The College Board’s March 5 announcement that the SAT college-admissions exam will undergo a significant overhaul in 2016 has generated no shortage of commentary, some of it praising the changes as a “democratization” of the test, Randolf Arguelles writes at the Wall Street Journal. The College Board says it is expanding its outreach to low-income students and shifting from testing abstract-reasoning skills to evidence-based reading, writing and mathematical skills acquired in high school. Ultimately, the exam will look a lot more like the ACT, which has been taking away the SAT’s market share in recent years.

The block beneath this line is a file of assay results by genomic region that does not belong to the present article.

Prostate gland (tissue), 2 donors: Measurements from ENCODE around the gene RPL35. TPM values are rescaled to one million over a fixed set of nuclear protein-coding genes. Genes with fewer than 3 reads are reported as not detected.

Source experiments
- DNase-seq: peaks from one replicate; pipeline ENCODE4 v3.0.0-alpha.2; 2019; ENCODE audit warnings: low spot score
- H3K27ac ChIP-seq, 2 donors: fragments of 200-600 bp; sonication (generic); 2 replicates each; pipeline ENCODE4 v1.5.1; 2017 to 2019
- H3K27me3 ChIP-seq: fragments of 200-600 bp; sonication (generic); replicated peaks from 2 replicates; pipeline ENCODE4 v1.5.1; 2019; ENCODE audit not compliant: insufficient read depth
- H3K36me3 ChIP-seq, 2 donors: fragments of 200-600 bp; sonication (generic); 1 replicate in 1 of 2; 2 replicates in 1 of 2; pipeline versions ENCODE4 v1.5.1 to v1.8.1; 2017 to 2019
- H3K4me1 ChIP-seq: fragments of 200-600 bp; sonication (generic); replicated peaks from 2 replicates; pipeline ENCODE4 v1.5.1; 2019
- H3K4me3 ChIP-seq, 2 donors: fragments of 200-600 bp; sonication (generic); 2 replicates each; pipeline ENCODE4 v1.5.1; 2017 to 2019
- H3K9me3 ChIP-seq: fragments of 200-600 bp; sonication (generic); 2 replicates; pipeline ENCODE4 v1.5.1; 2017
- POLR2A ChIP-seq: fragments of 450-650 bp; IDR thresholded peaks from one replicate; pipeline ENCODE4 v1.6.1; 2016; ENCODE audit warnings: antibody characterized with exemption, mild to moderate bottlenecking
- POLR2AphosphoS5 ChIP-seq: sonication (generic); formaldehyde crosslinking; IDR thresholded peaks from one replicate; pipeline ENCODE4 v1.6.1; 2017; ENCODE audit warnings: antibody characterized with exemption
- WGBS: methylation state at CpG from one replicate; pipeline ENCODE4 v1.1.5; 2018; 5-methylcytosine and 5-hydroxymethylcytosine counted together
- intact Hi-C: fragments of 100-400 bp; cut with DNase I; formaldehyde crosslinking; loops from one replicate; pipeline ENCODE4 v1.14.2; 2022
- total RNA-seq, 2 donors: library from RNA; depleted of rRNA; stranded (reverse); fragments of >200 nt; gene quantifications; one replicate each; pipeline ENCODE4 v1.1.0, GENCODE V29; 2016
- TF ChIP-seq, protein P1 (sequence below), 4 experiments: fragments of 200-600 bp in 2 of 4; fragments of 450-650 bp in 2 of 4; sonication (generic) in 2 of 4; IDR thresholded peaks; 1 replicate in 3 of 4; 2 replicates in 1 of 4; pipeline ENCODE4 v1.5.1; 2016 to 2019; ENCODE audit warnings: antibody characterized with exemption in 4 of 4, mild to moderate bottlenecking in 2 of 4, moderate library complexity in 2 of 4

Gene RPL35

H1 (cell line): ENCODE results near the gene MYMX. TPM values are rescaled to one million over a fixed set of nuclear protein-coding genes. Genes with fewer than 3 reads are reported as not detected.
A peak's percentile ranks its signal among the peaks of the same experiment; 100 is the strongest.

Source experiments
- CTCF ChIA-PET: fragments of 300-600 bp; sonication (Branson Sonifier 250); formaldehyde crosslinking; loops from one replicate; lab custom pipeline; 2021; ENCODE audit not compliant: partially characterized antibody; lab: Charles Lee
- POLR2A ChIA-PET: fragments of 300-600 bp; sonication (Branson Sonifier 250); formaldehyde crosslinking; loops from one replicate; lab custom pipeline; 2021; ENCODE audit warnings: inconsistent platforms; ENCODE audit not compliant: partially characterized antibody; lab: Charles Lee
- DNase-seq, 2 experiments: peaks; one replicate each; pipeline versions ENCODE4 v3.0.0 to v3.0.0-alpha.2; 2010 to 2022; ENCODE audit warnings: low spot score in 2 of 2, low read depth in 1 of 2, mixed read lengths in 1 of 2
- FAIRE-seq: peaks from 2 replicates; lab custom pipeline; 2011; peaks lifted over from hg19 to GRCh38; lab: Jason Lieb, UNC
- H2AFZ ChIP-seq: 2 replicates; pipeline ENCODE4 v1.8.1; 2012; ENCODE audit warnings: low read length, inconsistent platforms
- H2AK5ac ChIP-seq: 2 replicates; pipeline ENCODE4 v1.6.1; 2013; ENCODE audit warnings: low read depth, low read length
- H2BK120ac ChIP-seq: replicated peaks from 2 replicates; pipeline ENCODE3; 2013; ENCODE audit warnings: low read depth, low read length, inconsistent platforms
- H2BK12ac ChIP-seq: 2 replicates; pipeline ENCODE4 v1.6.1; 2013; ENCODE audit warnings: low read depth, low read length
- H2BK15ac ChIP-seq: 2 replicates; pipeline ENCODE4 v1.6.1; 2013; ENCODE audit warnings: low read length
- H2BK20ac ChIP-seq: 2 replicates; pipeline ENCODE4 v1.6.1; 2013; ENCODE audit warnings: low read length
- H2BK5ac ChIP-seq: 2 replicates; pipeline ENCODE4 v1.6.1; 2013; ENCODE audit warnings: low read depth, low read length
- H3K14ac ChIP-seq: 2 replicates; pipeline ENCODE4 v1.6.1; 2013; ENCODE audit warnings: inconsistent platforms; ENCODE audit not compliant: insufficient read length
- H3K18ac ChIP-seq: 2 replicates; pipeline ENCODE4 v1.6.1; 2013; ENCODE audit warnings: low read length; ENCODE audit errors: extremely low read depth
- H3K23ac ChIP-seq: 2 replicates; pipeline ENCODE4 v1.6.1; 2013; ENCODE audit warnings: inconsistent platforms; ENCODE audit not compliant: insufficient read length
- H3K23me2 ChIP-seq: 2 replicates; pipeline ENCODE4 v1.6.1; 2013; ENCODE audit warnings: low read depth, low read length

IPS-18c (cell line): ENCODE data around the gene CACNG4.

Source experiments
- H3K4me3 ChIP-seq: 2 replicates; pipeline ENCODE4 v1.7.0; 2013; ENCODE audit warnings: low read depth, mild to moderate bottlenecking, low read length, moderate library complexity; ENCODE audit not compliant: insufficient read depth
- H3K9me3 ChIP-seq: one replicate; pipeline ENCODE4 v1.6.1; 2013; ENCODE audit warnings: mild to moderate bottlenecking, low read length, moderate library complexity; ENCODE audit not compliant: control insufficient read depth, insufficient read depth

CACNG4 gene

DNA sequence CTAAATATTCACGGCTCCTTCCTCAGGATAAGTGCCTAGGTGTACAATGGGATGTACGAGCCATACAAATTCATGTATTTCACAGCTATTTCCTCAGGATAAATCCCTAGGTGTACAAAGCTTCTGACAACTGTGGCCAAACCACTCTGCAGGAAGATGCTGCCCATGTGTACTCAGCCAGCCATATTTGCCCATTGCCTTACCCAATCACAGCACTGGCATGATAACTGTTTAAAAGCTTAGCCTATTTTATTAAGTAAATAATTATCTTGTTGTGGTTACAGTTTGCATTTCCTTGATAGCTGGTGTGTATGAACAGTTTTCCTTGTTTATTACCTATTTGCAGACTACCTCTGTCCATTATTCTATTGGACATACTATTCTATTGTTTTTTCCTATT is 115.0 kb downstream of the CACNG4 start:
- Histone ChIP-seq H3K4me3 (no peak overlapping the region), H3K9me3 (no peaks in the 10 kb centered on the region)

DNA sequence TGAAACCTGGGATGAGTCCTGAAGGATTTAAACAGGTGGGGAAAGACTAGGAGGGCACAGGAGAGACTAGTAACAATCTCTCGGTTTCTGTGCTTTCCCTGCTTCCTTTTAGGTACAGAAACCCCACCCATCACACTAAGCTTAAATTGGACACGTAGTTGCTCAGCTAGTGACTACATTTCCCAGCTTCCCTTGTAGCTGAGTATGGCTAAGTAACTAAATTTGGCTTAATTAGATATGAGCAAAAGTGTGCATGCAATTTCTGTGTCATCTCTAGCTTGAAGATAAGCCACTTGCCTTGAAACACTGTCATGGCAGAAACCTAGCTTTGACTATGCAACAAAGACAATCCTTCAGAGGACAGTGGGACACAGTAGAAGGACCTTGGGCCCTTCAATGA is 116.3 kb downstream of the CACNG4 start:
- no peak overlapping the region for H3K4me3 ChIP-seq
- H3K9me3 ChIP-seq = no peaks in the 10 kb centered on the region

The goal, according to College Board President and CEO David Coleman, is to combat the advantages some students gain by costly test-preparation. His message for students was that “we hope you breathe a sigh of relief that this exam will be focused, useful, open, clear and aligned with the work you will do throughout high school.”
Despite this intention, and the fact that low-income students will have the $51 test fee waived, I suspect the new SAT will widen, not narrow, the education gap in the United States.